Coyote Studies. 2012.
Ink, blue pencil, and watercolor on bristol board, 11 × 17″.
If you’ve ever drawn a comic (or any large project, really) then you know the most fun part is doing preparatory sketches and studies for it. That’s where the ideas happen — the rest is just execution. You need both, of course, but a solid foundation is key; it bestows purpose to each of the hundreds of hours needed to give true life to a project.
Pictured above is a page of studies for a new Daredevil villain, Coyote. He wasn’t “brand new,” as his powers stemmed from an existing villain, the Spot, but he was meant to be a sleeker, more menacing version of the classic Spider-Man foe. Furthermore, his powers and relationship to the Spot were not to be immediately apparent in the narrative, so I wanted his look to have subtle cues to his origin without revealing his true identity.
Daredevil #1, Page 4 (The Spot Attacks). 2011.
Ink(ed by Joe Rivera) on bristol board, 11 × 17″.
To accomplish this, I inverted the old costume: mostly black instead of mostly white, his portal spots dominating to the point where the negative white shapes became positive. This left me with a pinched triangle motif that I employed on the eyes, hands, and chest. Eventually, I treated the spots as giant discs that were draped over his body, peeling up to form sartorial embellishments.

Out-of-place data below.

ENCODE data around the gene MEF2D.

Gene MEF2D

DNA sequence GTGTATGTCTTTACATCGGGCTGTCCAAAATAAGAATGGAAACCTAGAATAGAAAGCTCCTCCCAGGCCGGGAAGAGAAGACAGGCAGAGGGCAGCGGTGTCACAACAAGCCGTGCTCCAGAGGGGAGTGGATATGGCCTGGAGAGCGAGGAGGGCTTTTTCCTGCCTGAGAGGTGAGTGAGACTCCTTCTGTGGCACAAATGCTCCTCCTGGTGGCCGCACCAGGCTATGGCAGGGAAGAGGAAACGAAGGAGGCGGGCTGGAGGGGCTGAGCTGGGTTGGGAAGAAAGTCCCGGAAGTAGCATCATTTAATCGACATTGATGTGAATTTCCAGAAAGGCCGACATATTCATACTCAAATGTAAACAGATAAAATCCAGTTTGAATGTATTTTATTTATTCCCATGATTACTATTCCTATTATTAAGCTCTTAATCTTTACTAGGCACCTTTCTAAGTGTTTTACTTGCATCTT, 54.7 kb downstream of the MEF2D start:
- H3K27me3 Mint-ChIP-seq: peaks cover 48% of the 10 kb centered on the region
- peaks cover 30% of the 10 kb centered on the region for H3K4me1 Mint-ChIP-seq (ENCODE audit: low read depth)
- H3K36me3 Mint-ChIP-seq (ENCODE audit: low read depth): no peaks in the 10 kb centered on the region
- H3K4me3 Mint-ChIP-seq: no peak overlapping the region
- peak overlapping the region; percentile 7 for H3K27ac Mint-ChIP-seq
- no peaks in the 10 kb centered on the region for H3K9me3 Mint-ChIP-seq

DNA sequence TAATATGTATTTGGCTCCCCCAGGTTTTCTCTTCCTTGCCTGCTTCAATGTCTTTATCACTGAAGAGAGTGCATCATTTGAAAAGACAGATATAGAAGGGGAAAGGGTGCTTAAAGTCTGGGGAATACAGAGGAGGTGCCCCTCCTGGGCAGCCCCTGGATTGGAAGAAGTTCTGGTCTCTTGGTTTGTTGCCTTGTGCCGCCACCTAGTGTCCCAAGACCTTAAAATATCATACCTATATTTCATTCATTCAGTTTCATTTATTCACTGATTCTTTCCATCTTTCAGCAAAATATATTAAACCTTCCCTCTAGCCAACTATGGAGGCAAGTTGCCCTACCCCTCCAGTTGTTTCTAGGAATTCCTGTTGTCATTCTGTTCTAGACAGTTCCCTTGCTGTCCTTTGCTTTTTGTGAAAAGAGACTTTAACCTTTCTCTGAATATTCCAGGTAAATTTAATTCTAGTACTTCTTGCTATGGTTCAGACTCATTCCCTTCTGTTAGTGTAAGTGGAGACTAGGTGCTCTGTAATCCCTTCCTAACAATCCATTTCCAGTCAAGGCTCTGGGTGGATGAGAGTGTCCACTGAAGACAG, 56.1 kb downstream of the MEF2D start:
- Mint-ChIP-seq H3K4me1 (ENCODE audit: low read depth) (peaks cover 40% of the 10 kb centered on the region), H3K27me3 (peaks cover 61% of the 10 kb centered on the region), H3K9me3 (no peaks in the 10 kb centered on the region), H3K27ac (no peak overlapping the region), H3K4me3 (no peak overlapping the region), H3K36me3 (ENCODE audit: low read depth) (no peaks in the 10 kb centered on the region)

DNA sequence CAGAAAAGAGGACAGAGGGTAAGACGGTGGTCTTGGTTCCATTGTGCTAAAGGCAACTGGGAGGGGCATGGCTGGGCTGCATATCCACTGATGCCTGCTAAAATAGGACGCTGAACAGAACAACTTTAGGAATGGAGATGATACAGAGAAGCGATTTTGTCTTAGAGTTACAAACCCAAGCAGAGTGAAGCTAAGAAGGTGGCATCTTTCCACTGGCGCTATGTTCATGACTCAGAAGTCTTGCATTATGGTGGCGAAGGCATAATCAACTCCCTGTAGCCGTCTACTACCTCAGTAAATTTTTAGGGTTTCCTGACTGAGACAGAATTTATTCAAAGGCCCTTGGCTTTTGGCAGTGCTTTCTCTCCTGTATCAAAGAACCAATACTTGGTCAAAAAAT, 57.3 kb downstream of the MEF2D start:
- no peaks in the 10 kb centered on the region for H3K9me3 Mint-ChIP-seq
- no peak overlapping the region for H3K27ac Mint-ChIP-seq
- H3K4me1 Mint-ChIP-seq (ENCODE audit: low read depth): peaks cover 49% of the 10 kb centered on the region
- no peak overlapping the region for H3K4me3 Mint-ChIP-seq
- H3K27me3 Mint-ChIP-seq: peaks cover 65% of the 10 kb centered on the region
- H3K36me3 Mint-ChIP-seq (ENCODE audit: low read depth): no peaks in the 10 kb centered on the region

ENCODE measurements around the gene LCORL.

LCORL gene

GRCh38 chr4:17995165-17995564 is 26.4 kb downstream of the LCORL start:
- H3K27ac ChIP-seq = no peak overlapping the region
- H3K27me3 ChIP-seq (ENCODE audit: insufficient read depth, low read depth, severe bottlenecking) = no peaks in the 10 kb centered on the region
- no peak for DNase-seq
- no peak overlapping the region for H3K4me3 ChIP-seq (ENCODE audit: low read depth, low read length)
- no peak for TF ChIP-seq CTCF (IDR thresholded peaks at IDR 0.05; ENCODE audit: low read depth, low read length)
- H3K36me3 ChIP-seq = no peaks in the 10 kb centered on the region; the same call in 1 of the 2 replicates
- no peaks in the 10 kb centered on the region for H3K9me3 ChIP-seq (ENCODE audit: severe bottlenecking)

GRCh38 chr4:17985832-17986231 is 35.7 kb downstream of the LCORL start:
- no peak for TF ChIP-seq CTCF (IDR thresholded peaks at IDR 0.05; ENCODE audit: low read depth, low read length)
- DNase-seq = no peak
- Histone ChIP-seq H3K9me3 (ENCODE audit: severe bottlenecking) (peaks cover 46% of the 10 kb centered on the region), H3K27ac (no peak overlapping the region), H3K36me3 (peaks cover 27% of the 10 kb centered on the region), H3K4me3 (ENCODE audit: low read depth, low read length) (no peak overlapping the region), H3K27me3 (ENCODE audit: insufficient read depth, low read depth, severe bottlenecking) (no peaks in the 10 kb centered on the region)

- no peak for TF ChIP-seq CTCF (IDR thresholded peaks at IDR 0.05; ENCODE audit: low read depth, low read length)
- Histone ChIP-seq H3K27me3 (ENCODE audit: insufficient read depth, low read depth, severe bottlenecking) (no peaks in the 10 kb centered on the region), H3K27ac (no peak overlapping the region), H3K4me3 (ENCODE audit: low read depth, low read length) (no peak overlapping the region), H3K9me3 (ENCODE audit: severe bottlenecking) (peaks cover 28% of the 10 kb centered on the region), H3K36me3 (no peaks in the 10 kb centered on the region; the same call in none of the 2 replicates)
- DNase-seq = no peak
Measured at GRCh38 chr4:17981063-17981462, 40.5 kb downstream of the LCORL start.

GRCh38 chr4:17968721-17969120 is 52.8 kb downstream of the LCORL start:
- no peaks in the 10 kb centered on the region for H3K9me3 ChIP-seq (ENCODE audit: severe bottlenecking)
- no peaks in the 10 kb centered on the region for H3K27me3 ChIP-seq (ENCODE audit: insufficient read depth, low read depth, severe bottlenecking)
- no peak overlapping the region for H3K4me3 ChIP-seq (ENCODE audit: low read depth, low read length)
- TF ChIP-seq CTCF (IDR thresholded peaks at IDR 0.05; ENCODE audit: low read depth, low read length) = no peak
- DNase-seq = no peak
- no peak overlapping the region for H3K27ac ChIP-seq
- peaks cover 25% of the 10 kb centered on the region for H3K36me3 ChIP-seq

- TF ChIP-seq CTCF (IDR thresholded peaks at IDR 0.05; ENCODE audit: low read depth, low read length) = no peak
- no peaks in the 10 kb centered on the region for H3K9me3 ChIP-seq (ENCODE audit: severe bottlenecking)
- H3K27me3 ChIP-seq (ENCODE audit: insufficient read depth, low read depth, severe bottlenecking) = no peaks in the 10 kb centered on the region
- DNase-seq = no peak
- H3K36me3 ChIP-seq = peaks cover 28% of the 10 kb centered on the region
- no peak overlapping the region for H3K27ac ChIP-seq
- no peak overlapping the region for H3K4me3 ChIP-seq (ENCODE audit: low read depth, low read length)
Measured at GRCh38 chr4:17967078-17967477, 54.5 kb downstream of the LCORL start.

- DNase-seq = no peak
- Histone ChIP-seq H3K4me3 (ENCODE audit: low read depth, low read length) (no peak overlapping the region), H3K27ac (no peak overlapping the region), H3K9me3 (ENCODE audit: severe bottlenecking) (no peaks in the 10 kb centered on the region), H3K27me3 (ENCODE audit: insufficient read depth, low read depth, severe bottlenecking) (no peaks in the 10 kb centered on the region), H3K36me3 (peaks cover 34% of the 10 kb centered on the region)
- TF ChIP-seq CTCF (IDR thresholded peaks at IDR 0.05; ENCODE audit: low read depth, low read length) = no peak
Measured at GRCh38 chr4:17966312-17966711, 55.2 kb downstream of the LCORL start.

Daredevil #19. 2012. Ink(ed by Joe Rivera) on Marvel board, 11 × 17.25″.
As things turned out, I ended my exclusive contract with Marvel before drawing the 4-issue arc that featured the villain. Fortunately, I was still able to contribute covers, and the story, written by Mark Waid, was beautifully rendered by current Daredevil artist (and one-man factory) Chris Samnee.
Daredevil Character Sketches. 2011. Pencil on bristol board, 11 × 17″.
As for our eponymous hero, I didn’t deviate much from the classic interpretation of the character, just added a few touches here and there to make him my own. In order to update his white cane, I elongated each section and added a crimson spare, 3 in total. The other major change was making the cane rotate into a square hook. (Part of me still wishes I had use the curved version, which makes less sense when it transforms, but looks more elegant. At the time, I didn’t realize it worked like that in the earliest issues.)
|by Gene Colan (words by Stan Lee)|
|Daredevil #1 Cover. 2011. Gouache and acrylic on bristol board, 11 × 17″.|
I also changed his belt slightly, having it hang at an angle across his hips, alla Han Solo. I changed it yet again in later issues, extending the diagonal across his body for a more swashbuckling look (example below). Again, these were very subtle changes — I really just copied my predecessors: David Mazzucchelli, Wally Wood, and Gene Colan, among many, many others.
|Daredevil #8 Cover. 2011. Ink(ed by Joe Rivera) on Marvel board, 11 × 17.25″.|